MD The theme of riots and protests and oppressed minorities is at the heart of many of your novels. How do you feel about the protests occurring around the world?
CM Are you thinking of Taksim Square?
MD Yes, especially in relation to your discussion of public spaces being taken over in London’s Overthrow.
CM It won’t surprise you that, generally speaking, I would be excited about and stand in solidarity with those groups. But at the same time things are pretty bad. In the aftermath of the financial crisis, one of the great shocks is not that these movements are happening but that neoliberalism is still so strong. It should be on its fucking knees. Of course, I’m delighted by those movements and I welcome them, but I don’t want to get too ra-ra about them. It seems to me that there are opportunities being missed and there is work to be done. The thing I do find very interesting about Taksim Square is the way relatively contingent political things cause these great eruptions. The specific issue of closing down and reconfiguring the park has very much to do with the banalisation of a publicly owned space. Neoliberalism seems to be entering into a kind of increasingly degraded form aesthetically. Something like Canary Wharf, evil and vile as it is, has a certain kind of hauteur, a fuck-you grandeur to it; now there are these drab, mid-level things of the soul that don’t even have the decency to be spectacularly evil. I’m hoping the closing down of public space, and green space, will also challenge the way we think about ecology, not just as an abstract notion of saving the planet but as a lived experience of space within cities as well as outside cities – one that is massively inflected by class, and indeed race and gender, but particularly class.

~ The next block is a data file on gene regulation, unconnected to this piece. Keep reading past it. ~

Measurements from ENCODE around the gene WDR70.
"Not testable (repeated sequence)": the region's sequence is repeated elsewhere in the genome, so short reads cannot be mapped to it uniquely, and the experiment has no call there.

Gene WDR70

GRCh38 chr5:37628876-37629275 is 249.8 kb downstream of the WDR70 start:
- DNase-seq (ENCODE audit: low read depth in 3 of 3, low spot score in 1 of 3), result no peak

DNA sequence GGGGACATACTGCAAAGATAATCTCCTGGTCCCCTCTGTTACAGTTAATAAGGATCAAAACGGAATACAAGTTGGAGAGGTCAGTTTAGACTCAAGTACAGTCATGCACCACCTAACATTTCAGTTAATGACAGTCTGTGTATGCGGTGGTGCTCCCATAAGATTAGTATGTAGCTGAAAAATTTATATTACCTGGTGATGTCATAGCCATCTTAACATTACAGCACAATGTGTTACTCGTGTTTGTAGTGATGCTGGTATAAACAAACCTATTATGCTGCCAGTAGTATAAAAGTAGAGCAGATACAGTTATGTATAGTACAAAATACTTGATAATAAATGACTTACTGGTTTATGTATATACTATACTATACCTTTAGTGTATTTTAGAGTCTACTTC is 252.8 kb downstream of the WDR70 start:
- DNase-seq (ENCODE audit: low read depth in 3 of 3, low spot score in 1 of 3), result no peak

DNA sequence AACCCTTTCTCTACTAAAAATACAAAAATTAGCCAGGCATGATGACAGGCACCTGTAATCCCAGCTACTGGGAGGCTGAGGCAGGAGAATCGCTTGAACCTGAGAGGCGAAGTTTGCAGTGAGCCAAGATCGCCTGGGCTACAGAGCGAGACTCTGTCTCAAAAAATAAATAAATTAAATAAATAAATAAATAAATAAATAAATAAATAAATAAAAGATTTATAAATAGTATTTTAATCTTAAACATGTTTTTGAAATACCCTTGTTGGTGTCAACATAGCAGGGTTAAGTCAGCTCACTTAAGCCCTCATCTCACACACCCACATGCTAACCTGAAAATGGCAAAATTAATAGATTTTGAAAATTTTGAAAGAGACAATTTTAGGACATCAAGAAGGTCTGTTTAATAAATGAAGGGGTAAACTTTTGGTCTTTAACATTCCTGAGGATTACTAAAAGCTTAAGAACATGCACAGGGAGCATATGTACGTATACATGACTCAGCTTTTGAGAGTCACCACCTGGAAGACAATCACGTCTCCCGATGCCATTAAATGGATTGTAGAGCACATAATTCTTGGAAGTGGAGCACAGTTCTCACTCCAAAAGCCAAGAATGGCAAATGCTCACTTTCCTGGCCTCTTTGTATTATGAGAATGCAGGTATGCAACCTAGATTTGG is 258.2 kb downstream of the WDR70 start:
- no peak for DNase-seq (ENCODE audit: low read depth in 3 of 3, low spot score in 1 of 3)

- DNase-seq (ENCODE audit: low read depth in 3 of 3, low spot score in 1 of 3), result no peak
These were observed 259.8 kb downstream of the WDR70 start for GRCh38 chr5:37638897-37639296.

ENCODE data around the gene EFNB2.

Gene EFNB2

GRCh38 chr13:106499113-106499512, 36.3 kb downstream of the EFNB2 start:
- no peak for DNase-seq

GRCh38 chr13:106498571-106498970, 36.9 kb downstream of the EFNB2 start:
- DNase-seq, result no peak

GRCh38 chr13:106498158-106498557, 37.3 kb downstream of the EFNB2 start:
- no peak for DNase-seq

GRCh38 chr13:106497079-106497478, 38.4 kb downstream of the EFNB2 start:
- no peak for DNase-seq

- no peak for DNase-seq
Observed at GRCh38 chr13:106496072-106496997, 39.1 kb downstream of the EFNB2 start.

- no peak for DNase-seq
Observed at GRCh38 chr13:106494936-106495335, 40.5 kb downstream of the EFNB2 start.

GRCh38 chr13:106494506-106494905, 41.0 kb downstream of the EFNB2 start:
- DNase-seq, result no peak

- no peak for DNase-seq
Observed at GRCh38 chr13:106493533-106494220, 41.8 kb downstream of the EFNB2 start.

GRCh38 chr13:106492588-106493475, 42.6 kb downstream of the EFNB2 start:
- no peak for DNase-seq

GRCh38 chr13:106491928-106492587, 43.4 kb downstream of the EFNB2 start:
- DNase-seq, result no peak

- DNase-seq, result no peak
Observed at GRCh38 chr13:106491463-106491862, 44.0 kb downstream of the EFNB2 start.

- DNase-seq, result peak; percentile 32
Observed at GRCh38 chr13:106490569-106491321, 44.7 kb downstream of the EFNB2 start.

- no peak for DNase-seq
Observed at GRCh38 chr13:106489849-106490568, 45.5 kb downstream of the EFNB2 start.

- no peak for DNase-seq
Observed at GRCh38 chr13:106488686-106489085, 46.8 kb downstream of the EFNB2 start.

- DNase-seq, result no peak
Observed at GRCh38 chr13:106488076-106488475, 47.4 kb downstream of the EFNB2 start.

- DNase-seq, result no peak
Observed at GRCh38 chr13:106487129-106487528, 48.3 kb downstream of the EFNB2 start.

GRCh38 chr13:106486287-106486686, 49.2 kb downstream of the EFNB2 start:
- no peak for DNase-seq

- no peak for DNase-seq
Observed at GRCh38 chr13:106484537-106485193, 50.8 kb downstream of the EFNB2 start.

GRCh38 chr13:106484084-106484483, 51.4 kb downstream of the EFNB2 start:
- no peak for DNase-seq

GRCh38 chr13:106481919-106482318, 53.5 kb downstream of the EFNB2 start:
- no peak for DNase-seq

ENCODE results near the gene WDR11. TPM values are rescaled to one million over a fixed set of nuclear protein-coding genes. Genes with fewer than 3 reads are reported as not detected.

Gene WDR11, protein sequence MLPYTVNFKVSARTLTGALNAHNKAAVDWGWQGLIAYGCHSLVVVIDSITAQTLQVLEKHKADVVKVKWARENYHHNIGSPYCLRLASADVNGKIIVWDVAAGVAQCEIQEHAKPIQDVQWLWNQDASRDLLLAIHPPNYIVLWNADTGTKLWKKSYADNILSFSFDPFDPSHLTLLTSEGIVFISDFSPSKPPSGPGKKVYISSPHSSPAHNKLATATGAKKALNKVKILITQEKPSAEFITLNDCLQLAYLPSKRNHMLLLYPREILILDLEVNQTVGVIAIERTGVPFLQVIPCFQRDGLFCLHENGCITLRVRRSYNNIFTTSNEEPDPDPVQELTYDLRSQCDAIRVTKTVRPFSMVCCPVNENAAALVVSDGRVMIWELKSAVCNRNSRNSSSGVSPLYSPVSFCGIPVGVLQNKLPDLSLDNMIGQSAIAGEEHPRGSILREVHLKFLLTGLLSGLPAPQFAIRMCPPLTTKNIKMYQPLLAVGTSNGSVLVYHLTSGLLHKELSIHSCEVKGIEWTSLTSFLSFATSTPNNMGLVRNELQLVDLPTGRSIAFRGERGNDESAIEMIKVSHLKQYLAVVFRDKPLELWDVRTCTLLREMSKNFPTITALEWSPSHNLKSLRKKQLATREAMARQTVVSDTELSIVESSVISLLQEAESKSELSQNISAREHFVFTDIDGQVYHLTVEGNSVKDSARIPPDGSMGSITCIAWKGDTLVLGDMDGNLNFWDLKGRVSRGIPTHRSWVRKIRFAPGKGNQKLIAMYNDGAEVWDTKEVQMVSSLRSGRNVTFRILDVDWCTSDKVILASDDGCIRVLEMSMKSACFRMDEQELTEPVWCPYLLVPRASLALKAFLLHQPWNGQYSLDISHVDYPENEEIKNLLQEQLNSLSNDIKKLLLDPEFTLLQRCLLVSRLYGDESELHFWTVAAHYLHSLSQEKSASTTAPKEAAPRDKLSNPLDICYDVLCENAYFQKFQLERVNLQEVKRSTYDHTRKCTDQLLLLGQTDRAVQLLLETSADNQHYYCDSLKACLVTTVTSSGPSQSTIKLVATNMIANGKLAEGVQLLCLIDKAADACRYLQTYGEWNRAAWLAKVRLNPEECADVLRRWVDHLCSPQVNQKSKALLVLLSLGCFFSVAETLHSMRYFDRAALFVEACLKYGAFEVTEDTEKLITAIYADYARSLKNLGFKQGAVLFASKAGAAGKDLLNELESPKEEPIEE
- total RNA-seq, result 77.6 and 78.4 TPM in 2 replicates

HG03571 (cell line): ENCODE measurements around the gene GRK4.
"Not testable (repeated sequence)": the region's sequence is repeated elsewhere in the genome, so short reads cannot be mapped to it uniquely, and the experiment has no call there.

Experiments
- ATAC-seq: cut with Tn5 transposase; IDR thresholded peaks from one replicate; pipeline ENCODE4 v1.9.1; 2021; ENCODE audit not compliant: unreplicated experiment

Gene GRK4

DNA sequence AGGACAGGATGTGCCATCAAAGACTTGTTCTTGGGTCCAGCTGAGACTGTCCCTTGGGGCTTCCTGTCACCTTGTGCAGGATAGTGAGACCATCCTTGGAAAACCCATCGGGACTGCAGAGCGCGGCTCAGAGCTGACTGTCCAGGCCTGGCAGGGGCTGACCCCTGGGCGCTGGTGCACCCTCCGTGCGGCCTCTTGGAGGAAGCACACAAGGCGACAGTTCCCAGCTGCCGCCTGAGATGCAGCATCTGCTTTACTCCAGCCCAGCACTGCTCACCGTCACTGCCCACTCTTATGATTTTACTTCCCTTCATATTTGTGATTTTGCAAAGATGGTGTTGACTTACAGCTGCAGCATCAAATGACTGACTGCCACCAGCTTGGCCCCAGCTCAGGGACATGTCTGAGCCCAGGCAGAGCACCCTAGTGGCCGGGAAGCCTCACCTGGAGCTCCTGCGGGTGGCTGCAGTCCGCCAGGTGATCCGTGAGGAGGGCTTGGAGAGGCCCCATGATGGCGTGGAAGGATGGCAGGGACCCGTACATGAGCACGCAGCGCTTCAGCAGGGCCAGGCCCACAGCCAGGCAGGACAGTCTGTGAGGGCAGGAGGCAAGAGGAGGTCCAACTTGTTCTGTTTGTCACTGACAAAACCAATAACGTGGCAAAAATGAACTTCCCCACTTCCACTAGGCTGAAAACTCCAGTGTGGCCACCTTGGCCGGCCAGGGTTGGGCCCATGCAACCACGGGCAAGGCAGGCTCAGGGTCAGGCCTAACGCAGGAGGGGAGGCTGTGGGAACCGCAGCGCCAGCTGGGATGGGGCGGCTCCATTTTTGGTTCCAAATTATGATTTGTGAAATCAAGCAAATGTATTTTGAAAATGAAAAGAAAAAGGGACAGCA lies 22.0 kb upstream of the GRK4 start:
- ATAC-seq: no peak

MD You quit the Socialist Workers Party earlier this year, amid a controversy over rape allegations against a Party member. How do you feel about left-leaning political structures today?
CM In terms of the meltdown of the SWP, I don’t know what there is to say beyond what I’ve already said. There are plenty of people still within it whom I’m close to politically and whom I have nothing but respect for. But at the same time, it reached a point where I was very angry. The way this whole issue was dealt with made me realise that things had become much worse than I thought, for reasons to do with both the specifics around gender and also very much to do with accountability and democracy. No one should take any pleasure from this, no one on the left anyway. But I’m quite hopeful that this is part of an important self-examination that’s going on around the world. I mean, the way it went down was hideous and ugly and so on, but it does represent an opportunity to engage in some self-examination that I think is incredibly necessary for the left.
MD You are going to be the Master of Ceremonies at the World Fantasy Convention 2013 this autumn. How involved are you in the sci-fi/fantasy subcultures and fandom?
CM Not very, is the short answer. I did not come to science fiction through fandom; I didn’t know fandom existed until I was a professional writer. I knew a lot about science fiction and fantasy, but I wasn’t a fan in the sense of going to conventions. Since becoming a writer, obviously, I’ve become much more closely involved and have been to a reasonable number of conventions; it can be very enjoyable, very fun. I’m often struck by the seriousness of the level of discussion of the books; it puts a lot of the discussions at literary festivals to shame. That’s not a rhetorical trick, it’s absolutely true and I value that hugely. But I’m not involved in the micro-politics of the scenes and all that; I’m a kind of warm-hearted outsider. I have a lot of affection for fandom, I have a lot of respect for it, but it’s not my natural habitat. I don’t think anything else is my natural habitat instead, though. §